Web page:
The Dialect of Gorno Kalenik

Peter Hill

This monograph describes the South Slavic dialect of a village which is located about 6 km. south of the Greek-Yugoslav border and 10 km. from the town of Lerin (Florina). The author of this study, who is a professor of Slavic linguistics at the University of Hamburg, had the unique opportunity of living with speakers of the dialect for extended periods of time. This is the first exhaustive and authentic study of any microdialect in the Lerin region and is thus a major contribution to South Slavic dialectology. The book begins with a description of the locale, the circumstances of the work that led to the book, a discussion of the theoretical bases of the work, and some historical data. Following chapters cover phonology, stress, inflection and derivation, and syntax. The treatment of syntax, in particular, includes much more material than is usual in such studies. After this are four texts in transcription (mostly IPA) with interlinear translation, and then four letters written in Latin script by a native speaker who did not know Cyrillic. These letters are accompanied by interlinear transcription and translation. There is an 80-page lexicon with over 2200 items and an 8-page bibliography. Professor Hill's book offers a description of the micro-dialect of Gorno Kalenik as spoken in the middle of the twentieth century. The description is synchronic and structuralist, although sociolinguistic questions and variation theory have not been disregarded. The work on this micro-dialect has confirmed once again that Lyons and others are right to speak of `the fiction of homogeneity.' In addition to the study which forms the main part of the book, a brief classification of the Lerin dialect and its subdivisions is offered. Since dialectological and sociological work on Slavic is not permitted in the Greek part of Macedonia, little has been published on the dialect of Lerin, and what has been published often presents material of doubtful authenticity in a theoretically unsatisfactory framework. Professor Hill's book will be of interest not only to specialists in the South Slavic languages, but also to Slavists in general, as well as sociolinguists.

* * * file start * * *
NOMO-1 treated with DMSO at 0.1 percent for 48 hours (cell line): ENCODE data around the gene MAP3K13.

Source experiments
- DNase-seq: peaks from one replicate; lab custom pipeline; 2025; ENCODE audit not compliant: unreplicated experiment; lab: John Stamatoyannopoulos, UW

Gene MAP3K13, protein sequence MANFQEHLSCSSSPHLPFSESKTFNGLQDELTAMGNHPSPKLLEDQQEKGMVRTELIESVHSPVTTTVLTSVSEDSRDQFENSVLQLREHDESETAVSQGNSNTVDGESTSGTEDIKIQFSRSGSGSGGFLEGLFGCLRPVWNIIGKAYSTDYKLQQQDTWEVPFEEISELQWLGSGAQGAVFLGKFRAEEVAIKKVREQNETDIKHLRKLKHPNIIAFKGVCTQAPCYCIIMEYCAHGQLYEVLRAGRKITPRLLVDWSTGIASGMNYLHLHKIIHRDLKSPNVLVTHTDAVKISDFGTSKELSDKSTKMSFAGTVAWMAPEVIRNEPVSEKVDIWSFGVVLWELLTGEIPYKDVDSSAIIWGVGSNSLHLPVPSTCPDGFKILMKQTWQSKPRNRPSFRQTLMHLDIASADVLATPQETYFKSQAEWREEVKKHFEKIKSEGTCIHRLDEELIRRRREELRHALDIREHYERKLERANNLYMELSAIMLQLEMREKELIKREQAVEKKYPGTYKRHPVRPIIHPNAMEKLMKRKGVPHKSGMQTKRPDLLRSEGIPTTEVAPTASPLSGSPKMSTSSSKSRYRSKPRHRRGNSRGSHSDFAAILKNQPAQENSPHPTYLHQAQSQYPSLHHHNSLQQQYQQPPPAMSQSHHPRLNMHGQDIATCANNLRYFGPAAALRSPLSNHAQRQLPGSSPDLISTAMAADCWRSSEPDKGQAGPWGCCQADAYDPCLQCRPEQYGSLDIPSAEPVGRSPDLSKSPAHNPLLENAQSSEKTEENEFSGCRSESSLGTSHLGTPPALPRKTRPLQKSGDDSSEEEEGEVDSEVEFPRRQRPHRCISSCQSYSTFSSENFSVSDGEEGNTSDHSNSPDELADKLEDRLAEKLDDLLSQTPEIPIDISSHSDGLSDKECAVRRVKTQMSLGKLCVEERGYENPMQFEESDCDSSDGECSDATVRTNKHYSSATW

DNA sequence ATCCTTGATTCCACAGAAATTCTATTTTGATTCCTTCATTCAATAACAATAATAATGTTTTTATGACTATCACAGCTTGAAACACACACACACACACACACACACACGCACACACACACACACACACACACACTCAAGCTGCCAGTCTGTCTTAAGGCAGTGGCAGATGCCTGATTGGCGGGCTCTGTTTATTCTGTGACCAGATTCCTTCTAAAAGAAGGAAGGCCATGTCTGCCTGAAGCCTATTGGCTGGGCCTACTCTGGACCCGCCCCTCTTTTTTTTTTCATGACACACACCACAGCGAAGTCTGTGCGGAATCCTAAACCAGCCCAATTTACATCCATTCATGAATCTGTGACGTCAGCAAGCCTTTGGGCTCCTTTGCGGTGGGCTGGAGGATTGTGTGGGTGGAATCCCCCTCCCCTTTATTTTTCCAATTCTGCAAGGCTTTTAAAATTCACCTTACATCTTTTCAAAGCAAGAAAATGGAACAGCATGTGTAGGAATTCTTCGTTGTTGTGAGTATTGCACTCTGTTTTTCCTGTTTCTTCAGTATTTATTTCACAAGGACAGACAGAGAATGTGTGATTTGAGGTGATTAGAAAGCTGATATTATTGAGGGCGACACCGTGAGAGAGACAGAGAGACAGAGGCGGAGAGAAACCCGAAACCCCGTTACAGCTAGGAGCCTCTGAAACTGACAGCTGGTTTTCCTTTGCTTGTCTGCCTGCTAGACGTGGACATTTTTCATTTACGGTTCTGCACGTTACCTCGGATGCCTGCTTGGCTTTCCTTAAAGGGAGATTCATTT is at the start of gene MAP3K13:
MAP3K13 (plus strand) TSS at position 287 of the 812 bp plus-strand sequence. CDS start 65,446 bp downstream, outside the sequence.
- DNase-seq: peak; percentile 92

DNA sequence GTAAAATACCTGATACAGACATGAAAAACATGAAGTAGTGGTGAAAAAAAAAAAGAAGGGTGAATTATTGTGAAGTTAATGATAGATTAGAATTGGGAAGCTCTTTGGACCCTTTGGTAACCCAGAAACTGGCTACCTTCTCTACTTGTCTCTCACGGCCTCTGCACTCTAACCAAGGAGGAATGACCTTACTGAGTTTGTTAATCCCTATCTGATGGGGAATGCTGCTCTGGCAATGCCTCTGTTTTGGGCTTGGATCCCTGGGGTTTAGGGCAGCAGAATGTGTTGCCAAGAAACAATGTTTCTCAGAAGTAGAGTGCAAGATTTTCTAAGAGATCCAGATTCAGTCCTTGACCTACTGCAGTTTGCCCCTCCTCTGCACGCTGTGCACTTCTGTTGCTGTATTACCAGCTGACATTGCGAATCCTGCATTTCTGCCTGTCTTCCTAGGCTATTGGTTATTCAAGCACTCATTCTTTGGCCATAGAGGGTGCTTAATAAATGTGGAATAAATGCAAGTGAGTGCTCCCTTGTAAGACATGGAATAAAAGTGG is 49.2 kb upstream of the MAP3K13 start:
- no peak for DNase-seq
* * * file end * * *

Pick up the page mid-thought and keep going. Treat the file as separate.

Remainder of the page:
"...this is a rich book, packed with information and, on almost every page, things one wants to discuss. In itself it is outstandingly useful for its clarity and for the authenticity of its data." (MLR)

"To conclude, this book represents a solid contribution to the field of Slavic linguistics and Balkan Slavic dialectology. The data are also sufficient to serve as the basis for more extensive historical analysis. The presentation of the material is impeccable and the exposition is clear." (SEEJ)

"...a welcome attempt to shed new light on a problematic dialect area." (SEER)